UK Lung Disease Deaths Higher Than Most of Europe

New lung disease report - results in

28.06.2006

Lung diseases kill more people in the UK than in most other European countries, according to a study published today.

The report, commissioned by the British Thoracic Society, claims that only seven European countries have a respiratory disease death rate higher than the UK figure of 77.85 deaths per 100,000 people.

Five of them - Kyrgyzstan (128.04), Tajikistan (111.27), Kazakhstan (94.38), Moldova (79.78) and Uzbekistan (79.75) - are former Soviet Union states, with under-developed health systems. The other two are Ireland (106.23) and Malta (81.2).

The European average is 54.09.

The report, titled The Burden of Lung Disease and compiled by the Lung and Asthma Information Agency at St. Georges, University of London, claims that respiratory disease kills one in five people in the UK - an improvement from the one in four it killed in 1999.

It states that respiratory disease costs the NHS £6.6bn and still kills more people than ischaemic heart disease in UK.

It also states that more women than men die of lung diseases, which include tuberculosis, pneumonia, asthma, chronic obstructive pulmonary disease (COPD), cystic fibrosis, lung cancer, occupational lung disease, sleep apnoea and scarring lung diseases.

Other key findings of the report include:

  • More than 27,000 people died from Chronic Obstructive Pulmonary Disease - an umbrella term covering chronic bronchitis, emphysema and bronchiectasis - in 2004, and cases of COPD took up more than one million bed days in England
  • Occupational lung diseases such as mesothelioma, caused by exposure to asbestos fibres, are increasing.
  • Mesothelioma deaths have increased by 70% to 1,862 since 1992The most commonly reported long-term illnesses in children and babies are conditions of the respiratory system.
  • About a fifth of children and 15% of adults are diagnosed asthmatics
  • 44% of all lung disease deaths are associated with social class inequalities, compared to 28% of deaths from ischaemic heart disease.
  • Men aged 20-64 employed in unskilled manual occupations are 14 times more likely to die from COPD and nine times more likely to die from tuberculosis than men employed in professional roles.

UK making progress with lung disease

Professor John Macfarlane, Chairman of the British Thoracic Society, said the UK had made progress in tackling lung disease and welcomed the government's announcement today to produce a National Service Framework to cover COPD.

He said: "There is good news and bad news to report on the state of the nations lungs.

"On the plus side we have made some progress in reducing deaths from lung disease. However, we still have a long way to go.

"Historically there has been no overarching national strategy to tackle the myriad of different respiratory diseases.

"However, we are pleased to see a change in the government's approach to the area and applaud recent national policy developments and discussions ranging from the ban on smoking in public places to the National Service Framework to cover COPD.

"It is vital that we all work together to push forward a co-ordinated strategy, backed by increased funding, to improve NHS services for people with lung disease."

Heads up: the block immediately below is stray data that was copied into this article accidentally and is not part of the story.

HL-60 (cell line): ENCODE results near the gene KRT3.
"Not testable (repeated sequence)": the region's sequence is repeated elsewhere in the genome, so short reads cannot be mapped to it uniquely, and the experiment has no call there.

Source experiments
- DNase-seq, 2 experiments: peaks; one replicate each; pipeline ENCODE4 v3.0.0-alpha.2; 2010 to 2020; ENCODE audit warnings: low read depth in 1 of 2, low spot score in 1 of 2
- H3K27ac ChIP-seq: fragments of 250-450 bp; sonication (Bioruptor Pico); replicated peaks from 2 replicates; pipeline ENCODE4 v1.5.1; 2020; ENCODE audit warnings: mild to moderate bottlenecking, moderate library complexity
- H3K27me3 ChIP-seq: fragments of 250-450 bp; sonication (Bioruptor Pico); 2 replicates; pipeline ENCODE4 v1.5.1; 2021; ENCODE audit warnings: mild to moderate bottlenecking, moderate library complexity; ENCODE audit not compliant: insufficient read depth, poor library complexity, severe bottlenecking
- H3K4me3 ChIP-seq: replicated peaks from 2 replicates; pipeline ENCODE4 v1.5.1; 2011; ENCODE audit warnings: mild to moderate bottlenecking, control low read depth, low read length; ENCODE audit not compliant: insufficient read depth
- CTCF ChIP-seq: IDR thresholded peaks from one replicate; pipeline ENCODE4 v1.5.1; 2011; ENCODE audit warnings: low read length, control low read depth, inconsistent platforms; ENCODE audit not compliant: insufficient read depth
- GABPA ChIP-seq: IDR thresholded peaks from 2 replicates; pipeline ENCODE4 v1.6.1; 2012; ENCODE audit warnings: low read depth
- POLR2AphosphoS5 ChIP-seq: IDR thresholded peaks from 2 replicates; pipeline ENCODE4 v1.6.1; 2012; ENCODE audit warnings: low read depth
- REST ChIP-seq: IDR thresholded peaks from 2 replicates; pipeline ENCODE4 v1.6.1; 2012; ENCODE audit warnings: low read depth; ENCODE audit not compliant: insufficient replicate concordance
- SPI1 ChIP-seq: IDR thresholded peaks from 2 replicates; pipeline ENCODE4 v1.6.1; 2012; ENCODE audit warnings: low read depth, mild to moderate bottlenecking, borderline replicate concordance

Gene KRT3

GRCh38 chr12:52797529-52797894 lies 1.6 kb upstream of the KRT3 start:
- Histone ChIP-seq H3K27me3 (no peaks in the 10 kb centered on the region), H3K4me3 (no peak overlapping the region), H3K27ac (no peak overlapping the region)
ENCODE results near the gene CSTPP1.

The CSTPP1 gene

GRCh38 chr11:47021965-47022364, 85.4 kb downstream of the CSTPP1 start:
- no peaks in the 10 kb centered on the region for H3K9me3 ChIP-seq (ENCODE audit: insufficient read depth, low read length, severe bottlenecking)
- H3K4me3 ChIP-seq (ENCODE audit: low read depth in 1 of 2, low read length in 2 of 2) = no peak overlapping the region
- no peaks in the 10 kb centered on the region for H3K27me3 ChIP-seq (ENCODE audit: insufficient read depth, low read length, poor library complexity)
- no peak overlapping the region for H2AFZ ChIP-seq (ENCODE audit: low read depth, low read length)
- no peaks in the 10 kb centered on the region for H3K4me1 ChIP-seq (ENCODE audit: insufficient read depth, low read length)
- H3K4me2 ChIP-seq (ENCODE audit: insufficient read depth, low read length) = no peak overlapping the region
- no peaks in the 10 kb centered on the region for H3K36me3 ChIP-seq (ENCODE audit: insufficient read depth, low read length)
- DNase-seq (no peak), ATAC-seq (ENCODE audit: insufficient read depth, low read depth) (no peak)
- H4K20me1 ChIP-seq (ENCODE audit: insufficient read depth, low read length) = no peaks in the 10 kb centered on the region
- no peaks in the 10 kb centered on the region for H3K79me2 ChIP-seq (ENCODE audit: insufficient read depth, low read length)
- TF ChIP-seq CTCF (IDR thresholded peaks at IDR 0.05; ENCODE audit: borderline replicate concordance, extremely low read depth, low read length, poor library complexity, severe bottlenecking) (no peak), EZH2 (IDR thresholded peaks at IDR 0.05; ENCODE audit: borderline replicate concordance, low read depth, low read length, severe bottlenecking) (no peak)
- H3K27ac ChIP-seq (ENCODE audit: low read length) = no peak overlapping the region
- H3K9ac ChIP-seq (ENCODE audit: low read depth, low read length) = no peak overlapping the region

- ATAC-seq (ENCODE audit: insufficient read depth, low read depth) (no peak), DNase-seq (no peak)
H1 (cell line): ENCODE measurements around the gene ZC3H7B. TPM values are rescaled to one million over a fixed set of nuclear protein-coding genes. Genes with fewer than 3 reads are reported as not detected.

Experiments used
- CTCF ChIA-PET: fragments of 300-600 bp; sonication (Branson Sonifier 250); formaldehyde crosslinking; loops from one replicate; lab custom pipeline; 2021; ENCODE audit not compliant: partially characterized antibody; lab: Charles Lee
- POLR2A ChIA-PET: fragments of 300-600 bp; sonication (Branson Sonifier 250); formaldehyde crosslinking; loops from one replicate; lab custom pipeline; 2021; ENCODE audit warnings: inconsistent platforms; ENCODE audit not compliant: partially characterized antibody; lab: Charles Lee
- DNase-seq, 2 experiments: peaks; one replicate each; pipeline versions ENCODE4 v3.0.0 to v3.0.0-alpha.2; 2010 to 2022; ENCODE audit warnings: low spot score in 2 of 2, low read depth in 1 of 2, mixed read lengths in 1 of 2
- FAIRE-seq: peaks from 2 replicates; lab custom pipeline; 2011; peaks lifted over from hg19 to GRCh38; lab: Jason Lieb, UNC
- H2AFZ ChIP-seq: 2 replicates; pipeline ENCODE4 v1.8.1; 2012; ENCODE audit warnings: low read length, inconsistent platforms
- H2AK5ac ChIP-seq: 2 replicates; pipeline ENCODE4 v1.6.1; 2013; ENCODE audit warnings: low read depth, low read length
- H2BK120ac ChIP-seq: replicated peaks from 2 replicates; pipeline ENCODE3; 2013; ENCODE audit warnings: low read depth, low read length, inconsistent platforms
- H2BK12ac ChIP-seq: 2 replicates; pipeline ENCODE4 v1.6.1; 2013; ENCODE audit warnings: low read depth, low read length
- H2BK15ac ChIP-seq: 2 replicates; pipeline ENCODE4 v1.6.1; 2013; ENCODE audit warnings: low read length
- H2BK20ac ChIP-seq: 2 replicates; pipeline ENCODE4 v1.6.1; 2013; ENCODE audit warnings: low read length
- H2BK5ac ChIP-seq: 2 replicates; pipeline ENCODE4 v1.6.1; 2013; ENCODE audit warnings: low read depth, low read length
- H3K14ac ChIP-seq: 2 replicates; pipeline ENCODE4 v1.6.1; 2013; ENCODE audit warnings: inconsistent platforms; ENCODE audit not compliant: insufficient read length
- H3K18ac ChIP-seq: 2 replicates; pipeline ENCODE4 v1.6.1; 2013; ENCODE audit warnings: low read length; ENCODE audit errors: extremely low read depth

Tackling COPD and lung disease

The plans for a new National Framework Service to tackle COPD will be announced today by Health Secretary Patricia Hewitt.

She said: "The development of a new NSF is an important step which will support the NHS in managing and delivering COPD services more effectively, in a way that supports patient choice.

"It will support improvements in standards, tackle the current inequalities in COPD care and ensure that patients are able to access the services they need, where and when they want them."

Dame Helena Shovelton, Chief Executive of the British Lung Foundation, said: "This is a huge step forward for the millions of people with COPD in England.

"Our hope is that everyone with COPD will benefit from the disease being made a priority for the NHS and from the improvements in diagnosis, treatment and care that should follow.

"Better management of the disease will also address ways of reducing the significant burden of COPD on the NHS."

The Healthcare Commission will today publish a report claiming COPD sufferers have been neglected by the NHS.

Its Chief Executive, Anna Walker, said: "Services for people with COPD have been neglected. There is an urgent need to improve diagnosis and care for people suffering from the condition.

"Doing so will make a real difference to people's lives and there is evidence that it is more cost effective for the NHS.

"Patients need their condition to be properly diagnosed and their care and treatment reviewed regularly and systematically, not just when things go wrong."

 

Expert lung disease lawyer calls for further research

Occupational and asbestos related lung disease lawyer, Adrian Budgen of Irwin Mitchell Solicitors, commented: "The death and illness rates from occupational lung disease ( for example, malignant mesothelioma and dust-related COPD ) are unacceptably high and this new report highlights the urgent need for medical research looking at treatment remedies and, wherever possible, prevention."

 

If you or a loved one has suffered from respiratory problems, such as occupational asthma or silicosis caused by conditions at work, our solicitors could help you claim compensation. See our Industrial Disease Claims page for more information.

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